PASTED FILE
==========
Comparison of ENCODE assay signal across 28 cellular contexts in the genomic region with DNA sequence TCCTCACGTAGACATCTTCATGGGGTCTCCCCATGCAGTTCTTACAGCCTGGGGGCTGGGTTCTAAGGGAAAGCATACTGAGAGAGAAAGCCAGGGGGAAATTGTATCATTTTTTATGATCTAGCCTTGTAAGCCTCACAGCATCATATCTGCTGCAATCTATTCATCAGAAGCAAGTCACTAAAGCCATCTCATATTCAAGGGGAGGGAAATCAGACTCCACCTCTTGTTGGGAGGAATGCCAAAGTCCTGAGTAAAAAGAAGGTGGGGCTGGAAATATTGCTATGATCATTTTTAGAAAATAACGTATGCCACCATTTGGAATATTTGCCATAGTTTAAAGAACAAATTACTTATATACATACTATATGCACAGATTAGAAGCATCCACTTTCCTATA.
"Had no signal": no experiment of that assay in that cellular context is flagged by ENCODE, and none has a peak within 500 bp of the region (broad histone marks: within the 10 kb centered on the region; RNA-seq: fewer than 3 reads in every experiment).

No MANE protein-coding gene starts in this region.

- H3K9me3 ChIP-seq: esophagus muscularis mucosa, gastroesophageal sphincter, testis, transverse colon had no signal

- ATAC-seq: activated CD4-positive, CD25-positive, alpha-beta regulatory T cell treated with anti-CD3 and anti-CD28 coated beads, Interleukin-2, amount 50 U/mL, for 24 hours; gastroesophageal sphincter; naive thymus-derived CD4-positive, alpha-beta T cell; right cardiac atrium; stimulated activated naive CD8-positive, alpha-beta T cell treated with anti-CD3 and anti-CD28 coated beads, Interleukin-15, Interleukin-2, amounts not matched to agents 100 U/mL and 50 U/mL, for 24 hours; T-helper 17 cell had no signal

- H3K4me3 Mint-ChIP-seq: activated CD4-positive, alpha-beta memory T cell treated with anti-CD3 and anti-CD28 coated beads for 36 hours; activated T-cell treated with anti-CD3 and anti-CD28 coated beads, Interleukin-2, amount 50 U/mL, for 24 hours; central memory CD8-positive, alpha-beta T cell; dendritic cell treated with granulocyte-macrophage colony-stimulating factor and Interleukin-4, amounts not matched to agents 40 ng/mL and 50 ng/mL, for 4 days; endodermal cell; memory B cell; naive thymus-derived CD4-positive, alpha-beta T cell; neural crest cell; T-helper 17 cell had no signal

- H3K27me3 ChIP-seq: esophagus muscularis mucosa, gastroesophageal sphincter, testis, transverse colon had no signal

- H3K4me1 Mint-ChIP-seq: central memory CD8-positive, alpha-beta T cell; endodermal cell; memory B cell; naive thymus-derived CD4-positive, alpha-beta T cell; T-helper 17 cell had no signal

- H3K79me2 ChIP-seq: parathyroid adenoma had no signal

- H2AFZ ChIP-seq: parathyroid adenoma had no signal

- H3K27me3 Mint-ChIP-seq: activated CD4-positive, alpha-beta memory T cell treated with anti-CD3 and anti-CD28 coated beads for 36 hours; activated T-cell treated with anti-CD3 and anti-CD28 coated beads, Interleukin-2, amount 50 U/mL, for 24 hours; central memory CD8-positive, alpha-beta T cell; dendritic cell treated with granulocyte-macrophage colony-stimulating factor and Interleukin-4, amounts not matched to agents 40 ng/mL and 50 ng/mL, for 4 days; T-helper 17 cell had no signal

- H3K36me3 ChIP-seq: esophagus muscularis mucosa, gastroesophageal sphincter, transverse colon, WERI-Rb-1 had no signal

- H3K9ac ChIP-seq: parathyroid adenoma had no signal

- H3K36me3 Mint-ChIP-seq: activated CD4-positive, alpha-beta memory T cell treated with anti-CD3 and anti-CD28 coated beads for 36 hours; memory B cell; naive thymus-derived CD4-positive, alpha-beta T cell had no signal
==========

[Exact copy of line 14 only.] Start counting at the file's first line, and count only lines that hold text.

- H3K36me3 Mint-ChIP-seq: activated CD4-positive, alpha-beta memory T cell treated with anti-CD3 and anti-CD28 coated beads for 36 hours; memory B cell; naive thymus-derived CD4-positive, alpha-beta T cell had no signal